Want to maintain your wits well into your senior years? “Don’t neglect your education, stay physically active and protect your lungs,” states American Health magazine. “There are things we can do to increase the likelihood of maintaining mental ability,” claims Marilyn Albert, a Harvard Medical School neuropsychologist. Dr. Albert speculates that education somehow “alters brain structure” to protect mental skills from diminishing with age. In addition, it is thought that physical activity may improve blood circulation to the brain and supply it with more oxygen. Albert therefore suggests: “Take a daily walk, read at least one new book a month, and if you’re a smoker, give your lungs (and brain) a break, by quitting.”
Buffalo Pox Hits India
Buffalo pox, caused by ‘a virus that belongs to the same group as the smallpox virus,’ has been detected in the Beed district of western India, reports The Times of India. Although the pox is less virulent than smallpox, scientists are nonetheless concerned about its spread. “The virus should be watched very carefully,” says Dr. Kalyan Banerjee, director of the National Institute of Virology. “We cannot say how serious it is.” Of major concern is the likelihood that the pox will spread in remote rural areas where medical facilities are few. Buffalo pox in humans causes high fever, swelling of the lymph nodes, multiple pockmarks on the body, and general weakness.
Another False Alarm
“The search for extraterrestrials scored a major breakthrough last year,” reported New Scientist magazine. Researchers working for the SETI Institute, based in Mountain View, California, “picked up regular signals that provided indisputable proof of intelligent life.” After further investigation, however, the team found that the radio signals “were not coming from ET [extraterrestrials] but from the microwave oven downstairs.” This is not the first time that the SETI Institute has been disappointed, notes New Scientist. Researchers scanning the sky in Australia found that “most of the false alarms were signals from satellites.” A spokesman for the SETI Institute recently admitted to the American Astronomical Society that all the radio signals detected by SETI in 1995 were “coming from our own technology.”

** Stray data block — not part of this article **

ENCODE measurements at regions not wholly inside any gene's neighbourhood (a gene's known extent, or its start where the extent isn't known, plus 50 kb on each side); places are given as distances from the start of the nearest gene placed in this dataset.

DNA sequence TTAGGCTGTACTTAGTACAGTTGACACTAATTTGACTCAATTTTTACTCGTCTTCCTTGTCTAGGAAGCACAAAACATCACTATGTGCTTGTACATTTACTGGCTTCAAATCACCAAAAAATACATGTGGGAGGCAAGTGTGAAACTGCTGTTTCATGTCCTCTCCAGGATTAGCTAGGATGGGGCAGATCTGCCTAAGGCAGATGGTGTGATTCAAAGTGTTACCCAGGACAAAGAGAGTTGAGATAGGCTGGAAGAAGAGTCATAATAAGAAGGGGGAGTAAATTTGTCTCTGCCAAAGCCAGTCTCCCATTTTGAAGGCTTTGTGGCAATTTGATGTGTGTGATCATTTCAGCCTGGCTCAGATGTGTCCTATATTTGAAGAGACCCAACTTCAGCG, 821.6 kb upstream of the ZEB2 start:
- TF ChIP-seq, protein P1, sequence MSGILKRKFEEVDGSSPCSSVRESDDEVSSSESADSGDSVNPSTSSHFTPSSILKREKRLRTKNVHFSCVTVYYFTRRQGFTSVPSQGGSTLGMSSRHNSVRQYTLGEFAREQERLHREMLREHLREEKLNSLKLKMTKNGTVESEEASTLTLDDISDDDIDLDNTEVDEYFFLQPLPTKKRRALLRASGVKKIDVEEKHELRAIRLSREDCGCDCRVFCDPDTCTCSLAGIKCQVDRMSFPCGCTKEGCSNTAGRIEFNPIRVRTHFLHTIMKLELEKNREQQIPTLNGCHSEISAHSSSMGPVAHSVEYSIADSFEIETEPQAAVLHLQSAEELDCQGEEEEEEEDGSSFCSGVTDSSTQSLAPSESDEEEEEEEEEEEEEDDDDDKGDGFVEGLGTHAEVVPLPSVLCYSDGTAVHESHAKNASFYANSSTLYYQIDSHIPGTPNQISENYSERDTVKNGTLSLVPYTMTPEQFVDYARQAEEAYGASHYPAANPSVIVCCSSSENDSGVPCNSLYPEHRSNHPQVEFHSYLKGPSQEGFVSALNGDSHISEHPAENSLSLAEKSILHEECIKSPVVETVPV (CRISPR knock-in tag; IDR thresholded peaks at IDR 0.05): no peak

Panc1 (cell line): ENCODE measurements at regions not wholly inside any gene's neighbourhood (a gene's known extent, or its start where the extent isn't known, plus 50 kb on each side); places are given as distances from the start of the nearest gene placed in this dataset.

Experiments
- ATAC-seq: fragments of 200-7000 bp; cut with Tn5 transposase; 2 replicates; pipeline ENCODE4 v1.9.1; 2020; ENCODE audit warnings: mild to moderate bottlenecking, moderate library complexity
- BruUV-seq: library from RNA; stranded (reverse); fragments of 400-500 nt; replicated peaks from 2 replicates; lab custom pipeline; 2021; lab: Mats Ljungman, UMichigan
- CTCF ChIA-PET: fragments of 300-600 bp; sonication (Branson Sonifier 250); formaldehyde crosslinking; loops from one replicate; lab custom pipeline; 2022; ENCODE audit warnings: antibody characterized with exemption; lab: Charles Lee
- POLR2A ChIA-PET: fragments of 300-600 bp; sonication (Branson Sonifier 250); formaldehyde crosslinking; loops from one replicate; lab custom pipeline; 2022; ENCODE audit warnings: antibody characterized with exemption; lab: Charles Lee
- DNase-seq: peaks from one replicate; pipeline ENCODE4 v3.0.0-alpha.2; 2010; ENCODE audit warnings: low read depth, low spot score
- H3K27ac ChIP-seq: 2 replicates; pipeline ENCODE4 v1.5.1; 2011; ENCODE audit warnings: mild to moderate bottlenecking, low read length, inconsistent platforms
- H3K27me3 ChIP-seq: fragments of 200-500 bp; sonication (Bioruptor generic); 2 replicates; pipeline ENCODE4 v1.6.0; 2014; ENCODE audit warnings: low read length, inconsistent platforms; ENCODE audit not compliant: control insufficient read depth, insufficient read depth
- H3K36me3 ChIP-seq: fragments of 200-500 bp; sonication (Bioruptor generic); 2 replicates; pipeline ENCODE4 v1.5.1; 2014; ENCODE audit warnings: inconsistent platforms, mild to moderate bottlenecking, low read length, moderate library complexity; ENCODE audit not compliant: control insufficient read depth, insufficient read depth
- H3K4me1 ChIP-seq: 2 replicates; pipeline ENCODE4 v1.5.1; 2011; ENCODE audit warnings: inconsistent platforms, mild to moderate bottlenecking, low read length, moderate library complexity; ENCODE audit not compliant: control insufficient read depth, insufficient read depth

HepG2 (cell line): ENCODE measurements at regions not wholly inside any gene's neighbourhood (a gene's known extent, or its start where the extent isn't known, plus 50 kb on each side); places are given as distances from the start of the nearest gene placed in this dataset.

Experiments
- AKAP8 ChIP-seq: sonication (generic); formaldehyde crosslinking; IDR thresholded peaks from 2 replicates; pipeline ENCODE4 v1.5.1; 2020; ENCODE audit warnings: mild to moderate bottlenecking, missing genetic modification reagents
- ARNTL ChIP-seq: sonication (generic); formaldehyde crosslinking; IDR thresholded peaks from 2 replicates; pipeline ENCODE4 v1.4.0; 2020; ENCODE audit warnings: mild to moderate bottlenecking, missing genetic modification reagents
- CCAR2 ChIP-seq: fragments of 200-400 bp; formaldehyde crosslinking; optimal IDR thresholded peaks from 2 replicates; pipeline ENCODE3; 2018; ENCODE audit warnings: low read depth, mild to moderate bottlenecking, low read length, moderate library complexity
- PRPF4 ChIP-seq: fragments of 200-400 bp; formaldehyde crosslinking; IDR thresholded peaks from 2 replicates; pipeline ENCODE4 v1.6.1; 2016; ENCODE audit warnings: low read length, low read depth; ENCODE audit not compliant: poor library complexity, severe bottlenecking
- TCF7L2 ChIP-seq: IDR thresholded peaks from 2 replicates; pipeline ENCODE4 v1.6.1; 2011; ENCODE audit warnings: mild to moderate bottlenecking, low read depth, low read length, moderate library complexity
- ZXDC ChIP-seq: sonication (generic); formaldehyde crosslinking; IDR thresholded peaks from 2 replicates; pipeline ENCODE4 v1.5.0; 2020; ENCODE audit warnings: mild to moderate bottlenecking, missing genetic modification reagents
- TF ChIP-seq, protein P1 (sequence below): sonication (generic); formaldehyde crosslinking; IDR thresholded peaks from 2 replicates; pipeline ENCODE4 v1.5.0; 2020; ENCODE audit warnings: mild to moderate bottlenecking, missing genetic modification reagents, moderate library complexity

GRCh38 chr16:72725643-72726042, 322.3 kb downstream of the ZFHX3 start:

A new waterway stretching over 2,150 miles [3,450 km] southward from the Brazilian city of Cáceres to Argentina’s River Plate is being proposed. It would unite the Paraná and Paraguay rivers. The waterway, or hidrovia, will bypass thousands of kilometers of poor roads, making it easier to transport soybeans, cotton, grain, iron ore, lime, manganese, and other freight to foreign markets. The hidrovia is a joint project involving Argentina, Brazil, Paraguay, Uruguay, and landlocked Bolivia. According to The Economist, “developers see this as a South American Mississippi, ferrying goods to and from the heartland of a demi-continent that is ready to boom.”
The Value of Pi
Pi, as many learned in school, is the ratio of the circumference of a circle to its diameter. Most people can work satisfactorily with the approximate value of pi, 3.14159, but pi is not an exact number, so the decimal value of pi has no end. In the 18th century, a value accurate to 100 decimal places was obtained, and in 1973 two French mathematicians achieved a million decimal places. Now, Yasumasa Kanada, of Japan’s Tokyo University, has calculated the value, by means of a computer, to more than six billion decimal places. The figure has no imaginable use, as “just 39 places of decimals are sufficient to calculate the circumference of a circle girding the known universe to within the radius of the hydrogen atom,” notes The Times of London. Professor Kanada said he enjoys calculating pi “because it’s there.” But don’t try to recite his result. “At one digit per second, without stopping, it would take about 200 years,” says The Times.